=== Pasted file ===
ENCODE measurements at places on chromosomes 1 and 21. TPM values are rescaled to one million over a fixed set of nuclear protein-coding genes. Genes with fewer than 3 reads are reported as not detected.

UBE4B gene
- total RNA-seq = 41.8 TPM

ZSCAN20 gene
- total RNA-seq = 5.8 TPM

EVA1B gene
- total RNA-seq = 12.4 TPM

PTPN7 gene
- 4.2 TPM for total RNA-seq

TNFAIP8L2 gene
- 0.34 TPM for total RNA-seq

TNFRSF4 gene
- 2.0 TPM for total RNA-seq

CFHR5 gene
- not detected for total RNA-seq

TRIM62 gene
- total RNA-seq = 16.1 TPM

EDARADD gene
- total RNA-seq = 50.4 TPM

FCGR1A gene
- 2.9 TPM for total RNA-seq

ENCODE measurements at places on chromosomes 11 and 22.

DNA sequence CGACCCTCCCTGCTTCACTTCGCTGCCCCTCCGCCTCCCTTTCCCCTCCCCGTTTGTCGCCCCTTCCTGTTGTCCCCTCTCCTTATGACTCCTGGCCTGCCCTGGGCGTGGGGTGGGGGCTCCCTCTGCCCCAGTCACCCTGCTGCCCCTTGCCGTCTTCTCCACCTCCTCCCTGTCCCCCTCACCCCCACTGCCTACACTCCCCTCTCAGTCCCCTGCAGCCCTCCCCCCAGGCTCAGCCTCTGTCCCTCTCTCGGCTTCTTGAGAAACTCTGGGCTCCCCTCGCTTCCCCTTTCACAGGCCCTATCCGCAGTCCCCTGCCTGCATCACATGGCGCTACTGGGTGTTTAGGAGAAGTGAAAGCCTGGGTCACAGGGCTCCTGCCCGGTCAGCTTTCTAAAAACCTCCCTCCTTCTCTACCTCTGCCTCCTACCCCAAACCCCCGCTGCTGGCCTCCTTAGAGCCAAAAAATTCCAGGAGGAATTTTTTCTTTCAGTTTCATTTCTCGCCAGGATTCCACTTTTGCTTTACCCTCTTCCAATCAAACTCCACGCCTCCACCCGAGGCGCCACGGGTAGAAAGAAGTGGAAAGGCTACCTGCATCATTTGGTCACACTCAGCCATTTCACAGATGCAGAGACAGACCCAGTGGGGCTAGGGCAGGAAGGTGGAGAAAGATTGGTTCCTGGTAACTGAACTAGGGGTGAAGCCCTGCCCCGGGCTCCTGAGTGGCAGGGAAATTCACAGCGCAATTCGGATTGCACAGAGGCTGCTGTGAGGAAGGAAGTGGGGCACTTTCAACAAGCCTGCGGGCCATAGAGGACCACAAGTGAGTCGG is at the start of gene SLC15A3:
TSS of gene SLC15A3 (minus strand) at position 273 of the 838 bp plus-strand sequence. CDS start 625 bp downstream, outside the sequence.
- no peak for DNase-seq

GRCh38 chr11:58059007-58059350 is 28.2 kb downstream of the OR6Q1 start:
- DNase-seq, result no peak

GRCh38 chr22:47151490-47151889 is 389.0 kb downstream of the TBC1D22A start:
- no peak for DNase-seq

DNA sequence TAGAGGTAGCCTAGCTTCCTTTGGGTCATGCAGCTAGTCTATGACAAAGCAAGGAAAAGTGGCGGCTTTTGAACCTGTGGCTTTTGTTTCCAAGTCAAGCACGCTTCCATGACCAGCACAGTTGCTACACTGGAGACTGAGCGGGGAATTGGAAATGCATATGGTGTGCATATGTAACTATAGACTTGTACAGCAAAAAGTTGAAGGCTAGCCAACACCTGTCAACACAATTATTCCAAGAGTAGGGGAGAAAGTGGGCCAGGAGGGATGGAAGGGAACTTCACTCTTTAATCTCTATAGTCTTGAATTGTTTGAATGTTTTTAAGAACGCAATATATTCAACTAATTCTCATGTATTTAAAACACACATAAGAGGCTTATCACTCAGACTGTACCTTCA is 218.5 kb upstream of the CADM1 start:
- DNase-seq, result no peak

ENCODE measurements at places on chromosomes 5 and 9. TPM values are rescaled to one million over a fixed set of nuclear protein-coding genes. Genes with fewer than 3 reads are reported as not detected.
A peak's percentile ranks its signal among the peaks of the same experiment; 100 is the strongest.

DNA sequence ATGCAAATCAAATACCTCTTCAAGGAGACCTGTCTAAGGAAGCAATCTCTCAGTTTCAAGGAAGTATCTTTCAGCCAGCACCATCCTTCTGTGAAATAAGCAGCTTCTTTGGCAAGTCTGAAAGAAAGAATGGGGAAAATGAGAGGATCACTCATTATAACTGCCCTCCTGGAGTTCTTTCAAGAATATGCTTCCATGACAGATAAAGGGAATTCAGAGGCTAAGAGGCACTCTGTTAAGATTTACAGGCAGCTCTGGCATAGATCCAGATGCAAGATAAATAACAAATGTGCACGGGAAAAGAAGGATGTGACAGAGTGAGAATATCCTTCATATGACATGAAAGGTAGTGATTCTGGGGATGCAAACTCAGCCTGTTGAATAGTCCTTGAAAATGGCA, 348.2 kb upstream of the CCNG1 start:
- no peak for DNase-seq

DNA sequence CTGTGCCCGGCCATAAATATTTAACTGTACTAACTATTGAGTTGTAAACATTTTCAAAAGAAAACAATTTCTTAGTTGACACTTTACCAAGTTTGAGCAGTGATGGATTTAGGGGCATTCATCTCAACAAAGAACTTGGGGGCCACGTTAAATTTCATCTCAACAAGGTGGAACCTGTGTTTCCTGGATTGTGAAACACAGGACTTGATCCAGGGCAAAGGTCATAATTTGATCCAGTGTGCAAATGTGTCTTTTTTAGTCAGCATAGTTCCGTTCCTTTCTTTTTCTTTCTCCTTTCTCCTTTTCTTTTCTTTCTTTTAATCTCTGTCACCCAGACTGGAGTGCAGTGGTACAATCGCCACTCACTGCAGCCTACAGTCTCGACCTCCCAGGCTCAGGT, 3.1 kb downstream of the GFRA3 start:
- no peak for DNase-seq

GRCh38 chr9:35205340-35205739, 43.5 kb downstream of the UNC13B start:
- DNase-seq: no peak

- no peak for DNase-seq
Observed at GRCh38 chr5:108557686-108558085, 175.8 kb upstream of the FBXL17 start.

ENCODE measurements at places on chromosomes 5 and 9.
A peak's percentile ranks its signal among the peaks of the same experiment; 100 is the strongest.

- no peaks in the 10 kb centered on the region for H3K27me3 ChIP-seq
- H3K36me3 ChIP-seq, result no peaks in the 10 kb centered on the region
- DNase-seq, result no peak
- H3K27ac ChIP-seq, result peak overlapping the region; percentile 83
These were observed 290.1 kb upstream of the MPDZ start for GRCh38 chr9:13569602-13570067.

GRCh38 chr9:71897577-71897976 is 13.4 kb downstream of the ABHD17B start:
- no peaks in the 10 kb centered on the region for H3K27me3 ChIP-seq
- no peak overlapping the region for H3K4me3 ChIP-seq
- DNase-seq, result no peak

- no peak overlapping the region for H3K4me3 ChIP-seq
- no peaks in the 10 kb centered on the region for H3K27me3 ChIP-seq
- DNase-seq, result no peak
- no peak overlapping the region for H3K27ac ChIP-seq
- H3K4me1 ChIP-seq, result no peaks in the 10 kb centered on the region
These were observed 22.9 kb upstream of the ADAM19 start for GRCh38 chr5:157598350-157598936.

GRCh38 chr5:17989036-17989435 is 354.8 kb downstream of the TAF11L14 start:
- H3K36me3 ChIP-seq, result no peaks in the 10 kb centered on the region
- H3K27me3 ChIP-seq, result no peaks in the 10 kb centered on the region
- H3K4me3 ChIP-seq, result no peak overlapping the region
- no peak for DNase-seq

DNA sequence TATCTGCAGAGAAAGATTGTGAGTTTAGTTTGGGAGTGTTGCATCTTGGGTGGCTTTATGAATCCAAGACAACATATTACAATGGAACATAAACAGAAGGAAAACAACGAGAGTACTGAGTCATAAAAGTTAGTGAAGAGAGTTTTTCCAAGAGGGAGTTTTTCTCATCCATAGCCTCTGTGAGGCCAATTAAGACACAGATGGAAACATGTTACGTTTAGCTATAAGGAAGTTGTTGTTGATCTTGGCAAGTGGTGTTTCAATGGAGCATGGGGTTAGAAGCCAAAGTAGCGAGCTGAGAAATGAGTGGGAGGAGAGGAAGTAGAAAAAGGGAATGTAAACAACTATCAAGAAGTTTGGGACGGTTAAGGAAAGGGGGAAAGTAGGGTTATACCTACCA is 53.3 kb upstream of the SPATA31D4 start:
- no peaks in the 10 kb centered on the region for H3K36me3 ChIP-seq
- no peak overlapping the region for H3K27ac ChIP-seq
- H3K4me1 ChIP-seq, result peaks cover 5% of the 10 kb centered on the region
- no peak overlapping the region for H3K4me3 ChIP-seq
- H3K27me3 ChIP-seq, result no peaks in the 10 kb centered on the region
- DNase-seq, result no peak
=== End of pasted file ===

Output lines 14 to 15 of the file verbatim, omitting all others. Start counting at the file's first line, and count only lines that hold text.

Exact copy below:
CFHR5 gene
- not detected for total RNA-seq